After thinking it all out, I guess that what really matters, to me at least, is having as full a range of experiences as possible. I want to hike through a forest and stay in a tent in the middle of nowhere. I want to have a private jet to fly around the world with my friends too, though.
So I want to get rich because doing so will give me a broader range of options, as long as I don't become a snob and think I'm above any of them.
It's not the money itself that's important, or even being able to have lots of cool things. It's the FREEDOM that one gains without having to worry about money.
Off topic, but this made me curious.
You're a vegan now, and you don't typically eat the flashy sugary foods...but there can be a celebratory satisfaction and fun to be had in fantastic foods like giant sundaes...what is the vegan equivalent of that...is there one?
If you miss out on thousands of amazing experiences just to gather money for a few highly costly experiences it might be a better choice just to stick to the cheap ones.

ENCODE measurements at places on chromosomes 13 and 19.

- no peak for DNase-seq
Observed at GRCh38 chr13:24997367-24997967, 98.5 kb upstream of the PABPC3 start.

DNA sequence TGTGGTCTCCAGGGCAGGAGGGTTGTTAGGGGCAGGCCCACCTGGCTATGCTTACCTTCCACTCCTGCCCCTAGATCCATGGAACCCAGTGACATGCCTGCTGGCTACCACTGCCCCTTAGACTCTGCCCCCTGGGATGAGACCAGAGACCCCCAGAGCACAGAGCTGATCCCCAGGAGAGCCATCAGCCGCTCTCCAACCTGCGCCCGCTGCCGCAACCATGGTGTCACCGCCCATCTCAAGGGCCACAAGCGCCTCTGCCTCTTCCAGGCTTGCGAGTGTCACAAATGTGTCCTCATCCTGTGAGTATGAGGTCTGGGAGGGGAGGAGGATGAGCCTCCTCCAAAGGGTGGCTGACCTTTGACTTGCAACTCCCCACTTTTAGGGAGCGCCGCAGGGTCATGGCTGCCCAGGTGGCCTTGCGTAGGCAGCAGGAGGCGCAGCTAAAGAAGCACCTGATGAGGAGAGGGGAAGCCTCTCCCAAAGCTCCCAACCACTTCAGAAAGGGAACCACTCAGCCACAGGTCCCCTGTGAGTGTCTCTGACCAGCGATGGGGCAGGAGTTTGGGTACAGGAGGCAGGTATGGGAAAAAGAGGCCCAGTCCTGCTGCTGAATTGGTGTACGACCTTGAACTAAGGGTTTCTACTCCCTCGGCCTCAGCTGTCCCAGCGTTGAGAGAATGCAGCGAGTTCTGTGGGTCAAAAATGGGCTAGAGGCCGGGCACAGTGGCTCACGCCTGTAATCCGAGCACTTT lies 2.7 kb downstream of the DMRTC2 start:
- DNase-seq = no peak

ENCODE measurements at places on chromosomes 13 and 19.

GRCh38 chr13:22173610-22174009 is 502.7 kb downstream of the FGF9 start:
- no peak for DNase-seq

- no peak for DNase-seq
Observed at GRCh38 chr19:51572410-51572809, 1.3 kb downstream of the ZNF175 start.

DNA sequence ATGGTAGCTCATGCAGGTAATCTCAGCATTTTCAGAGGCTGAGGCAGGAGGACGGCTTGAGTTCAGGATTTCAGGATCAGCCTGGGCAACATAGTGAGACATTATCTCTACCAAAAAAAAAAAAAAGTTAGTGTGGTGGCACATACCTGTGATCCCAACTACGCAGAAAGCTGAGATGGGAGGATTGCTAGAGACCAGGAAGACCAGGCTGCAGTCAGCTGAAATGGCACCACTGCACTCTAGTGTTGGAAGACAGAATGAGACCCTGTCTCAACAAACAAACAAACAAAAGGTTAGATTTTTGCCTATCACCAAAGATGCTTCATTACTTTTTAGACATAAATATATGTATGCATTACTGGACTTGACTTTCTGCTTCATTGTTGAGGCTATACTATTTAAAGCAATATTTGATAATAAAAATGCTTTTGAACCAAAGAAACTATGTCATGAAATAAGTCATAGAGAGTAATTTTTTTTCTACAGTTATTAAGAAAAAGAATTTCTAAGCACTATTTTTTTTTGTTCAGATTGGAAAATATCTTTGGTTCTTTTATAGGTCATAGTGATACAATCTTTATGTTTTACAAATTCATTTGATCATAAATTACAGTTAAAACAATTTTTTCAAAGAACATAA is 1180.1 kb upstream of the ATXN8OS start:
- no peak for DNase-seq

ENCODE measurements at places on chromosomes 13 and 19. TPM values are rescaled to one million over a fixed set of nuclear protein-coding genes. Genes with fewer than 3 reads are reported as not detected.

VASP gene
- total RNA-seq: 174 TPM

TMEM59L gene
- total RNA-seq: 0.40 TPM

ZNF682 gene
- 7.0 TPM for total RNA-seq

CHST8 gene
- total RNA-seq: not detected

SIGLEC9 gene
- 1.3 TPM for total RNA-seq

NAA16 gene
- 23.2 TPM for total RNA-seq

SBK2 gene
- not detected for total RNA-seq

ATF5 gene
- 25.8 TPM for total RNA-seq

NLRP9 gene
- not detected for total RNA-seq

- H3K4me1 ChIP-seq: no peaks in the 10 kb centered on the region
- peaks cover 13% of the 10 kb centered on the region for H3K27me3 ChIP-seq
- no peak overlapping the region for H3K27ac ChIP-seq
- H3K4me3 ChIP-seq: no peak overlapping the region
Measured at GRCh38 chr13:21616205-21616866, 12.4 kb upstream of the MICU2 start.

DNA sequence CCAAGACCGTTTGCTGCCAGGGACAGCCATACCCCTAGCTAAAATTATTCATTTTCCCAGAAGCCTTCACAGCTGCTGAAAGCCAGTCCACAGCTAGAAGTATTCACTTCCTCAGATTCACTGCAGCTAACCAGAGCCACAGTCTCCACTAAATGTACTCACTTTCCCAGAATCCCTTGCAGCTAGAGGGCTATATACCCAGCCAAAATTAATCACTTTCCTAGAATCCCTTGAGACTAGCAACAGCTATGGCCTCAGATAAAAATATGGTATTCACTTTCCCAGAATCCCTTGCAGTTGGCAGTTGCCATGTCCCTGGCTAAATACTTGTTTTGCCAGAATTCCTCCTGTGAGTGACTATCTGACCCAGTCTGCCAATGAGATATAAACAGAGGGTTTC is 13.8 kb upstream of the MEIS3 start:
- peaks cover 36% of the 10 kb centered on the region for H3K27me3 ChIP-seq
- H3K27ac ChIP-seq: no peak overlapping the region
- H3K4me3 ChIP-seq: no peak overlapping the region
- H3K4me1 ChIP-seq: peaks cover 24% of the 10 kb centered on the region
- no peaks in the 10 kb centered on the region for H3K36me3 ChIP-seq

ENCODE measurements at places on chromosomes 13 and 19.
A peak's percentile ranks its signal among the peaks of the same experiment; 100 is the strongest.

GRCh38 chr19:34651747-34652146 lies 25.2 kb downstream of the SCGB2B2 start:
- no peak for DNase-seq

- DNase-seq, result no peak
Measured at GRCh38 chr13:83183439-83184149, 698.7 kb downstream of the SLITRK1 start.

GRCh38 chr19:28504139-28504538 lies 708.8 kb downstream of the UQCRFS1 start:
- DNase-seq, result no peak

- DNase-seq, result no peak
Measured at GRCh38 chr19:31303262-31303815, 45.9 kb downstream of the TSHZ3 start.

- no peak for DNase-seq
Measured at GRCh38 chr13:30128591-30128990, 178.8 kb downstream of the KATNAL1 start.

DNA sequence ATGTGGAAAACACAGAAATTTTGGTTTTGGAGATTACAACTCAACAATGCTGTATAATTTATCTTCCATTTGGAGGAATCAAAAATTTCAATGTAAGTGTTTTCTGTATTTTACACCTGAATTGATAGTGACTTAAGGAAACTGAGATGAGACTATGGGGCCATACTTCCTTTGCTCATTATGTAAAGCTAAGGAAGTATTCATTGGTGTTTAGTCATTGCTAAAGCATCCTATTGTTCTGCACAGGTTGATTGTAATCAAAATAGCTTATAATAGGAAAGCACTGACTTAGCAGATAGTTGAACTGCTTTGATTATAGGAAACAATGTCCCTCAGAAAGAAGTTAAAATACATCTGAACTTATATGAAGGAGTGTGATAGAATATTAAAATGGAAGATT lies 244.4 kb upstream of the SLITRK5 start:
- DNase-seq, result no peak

Keep you eyes on the prize. I am depending on you to get rich so you can just give me like an even mil to live off of. Thanks bud.
So true. It's funny to hear you write that, howeverr, since as of pretty recently you still mentioned that money was your top goal. I guess looking back at your RV experience, it all makes sense though.
That's why money is a mean, not an end.
It's ironic that lots of peole think of money as an end when 'money' literally is defined as: "the most common *medium* of exchange".
I've learned that myself recently.
I realized that doing a job that bores me isn't worth the money that I get for it. I'd rather do something that I enjoy for half the salary than do this any longer than I'm required.
My grandfather grew up in a small apartment in Lawrence, Massachusetts with fourteen older brothers and sisters. His mother stayed at home to watch after the family, and his father worked in a dry goods store.
His parents came from Italy to Ellis Island with no money. He grew up poor.